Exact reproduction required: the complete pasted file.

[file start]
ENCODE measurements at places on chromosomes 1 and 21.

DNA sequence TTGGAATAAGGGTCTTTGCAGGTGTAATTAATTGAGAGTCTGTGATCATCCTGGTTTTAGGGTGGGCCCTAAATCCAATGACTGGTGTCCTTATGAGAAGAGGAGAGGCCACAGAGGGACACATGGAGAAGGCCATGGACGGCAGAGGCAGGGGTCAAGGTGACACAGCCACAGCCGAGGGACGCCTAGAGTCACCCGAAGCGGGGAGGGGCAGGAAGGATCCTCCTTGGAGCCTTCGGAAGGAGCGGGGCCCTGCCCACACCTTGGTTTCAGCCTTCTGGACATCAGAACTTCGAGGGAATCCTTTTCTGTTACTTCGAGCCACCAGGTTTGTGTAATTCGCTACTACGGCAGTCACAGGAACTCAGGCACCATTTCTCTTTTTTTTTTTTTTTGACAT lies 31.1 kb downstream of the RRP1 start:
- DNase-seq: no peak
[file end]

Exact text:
ENCODE measurements at places on chromosomes 1 and 21.

DNA sequence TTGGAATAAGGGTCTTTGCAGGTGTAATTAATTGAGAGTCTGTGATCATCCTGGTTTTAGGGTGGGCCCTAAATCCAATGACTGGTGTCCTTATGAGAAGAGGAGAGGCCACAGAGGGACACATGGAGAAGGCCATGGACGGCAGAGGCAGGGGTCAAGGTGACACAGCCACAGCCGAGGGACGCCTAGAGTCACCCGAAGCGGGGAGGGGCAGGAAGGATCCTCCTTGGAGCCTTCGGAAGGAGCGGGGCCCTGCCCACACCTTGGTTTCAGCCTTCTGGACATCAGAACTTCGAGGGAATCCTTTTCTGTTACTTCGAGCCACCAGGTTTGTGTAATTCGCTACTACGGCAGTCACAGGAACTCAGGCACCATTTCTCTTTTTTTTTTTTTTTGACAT lies 31.1 kb downstream of the RRP1 start:
- DNase-seq: no peak